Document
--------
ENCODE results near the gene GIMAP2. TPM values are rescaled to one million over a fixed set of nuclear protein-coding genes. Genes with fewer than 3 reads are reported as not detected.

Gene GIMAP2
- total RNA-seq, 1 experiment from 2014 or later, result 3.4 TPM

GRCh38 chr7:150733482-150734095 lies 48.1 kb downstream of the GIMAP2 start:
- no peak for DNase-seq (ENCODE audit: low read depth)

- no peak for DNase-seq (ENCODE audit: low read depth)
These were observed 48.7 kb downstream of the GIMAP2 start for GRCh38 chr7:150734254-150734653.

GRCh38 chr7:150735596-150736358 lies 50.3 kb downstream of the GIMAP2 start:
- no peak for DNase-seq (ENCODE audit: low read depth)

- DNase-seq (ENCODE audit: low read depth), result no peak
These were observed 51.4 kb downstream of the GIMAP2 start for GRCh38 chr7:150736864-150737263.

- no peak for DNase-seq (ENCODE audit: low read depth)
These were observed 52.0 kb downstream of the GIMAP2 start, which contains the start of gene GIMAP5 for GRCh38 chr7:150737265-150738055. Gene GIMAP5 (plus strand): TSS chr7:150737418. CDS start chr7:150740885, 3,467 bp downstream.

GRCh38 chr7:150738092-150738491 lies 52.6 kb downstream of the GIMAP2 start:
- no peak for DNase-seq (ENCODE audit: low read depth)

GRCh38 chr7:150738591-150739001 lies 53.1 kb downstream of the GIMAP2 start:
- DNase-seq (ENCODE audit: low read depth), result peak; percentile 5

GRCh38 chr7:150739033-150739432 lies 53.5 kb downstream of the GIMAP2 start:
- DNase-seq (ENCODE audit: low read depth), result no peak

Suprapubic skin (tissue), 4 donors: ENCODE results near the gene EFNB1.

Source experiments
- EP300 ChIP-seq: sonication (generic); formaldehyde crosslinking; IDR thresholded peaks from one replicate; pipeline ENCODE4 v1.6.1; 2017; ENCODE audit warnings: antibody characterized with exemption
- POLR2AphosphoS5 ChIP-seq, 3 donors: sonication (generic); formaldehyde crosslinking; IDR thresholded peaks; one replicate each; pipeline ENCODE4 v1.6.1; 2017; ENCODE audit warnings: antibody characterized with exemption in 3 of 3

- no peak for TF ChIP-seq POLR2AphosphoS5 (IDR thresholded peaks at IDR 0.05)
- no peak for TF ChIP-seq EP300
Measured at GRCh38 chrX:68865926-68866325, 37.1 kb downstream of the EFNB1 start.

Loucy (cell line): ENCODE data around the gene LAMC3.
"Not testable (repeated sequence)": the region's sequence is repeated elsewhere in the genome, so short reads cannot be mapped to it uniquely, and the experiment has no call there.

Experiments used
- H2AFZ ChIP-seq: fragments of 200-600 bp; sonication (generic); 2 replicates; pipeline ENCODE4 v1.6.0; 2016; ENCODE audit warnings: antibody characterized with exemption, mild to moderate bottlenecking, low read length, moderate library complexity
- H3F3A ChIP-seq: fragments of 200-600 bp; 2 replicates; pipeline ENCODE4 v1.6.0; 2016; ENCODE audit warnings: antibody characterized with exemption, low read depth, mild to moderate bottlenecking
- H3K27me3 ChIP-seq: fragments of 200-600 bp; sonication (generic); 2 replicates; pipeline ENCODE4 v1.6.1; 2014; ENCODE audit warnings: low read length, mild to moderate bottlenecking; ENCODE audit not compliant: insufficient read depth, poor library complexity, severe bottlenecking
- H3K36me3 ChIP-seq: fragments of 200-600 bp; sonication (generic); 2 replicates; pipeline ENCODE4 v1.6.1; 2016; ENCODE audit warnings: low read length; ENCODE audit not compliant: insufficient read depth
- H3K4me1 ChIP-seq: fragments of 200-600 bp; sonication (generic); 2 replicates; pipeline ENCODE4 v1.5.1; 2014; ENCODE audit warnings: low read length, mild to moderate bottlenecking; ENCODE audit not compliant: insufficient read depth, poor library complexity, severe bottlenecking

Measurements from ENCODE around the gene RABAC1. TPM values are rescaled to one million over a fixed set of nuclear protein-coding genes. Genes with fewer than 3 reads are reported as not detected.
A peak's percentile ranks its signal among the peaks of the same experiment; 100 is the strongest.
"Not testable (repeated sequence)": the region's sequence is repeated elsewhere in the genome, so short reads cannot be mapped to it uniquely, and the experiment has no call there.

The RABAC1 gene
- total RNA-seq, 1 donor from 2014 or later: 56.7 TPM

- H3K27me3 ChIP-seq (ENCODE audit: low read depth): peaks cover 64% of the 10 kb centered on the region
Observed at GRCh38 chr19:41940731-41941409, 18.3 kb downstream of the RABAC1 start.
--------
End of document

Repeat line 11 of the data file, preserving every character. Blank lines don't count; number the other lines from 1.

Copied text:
These were observed 51.4 kb downstream of the GIMAP2 start for GRCh38 chr7:150736864-150737263.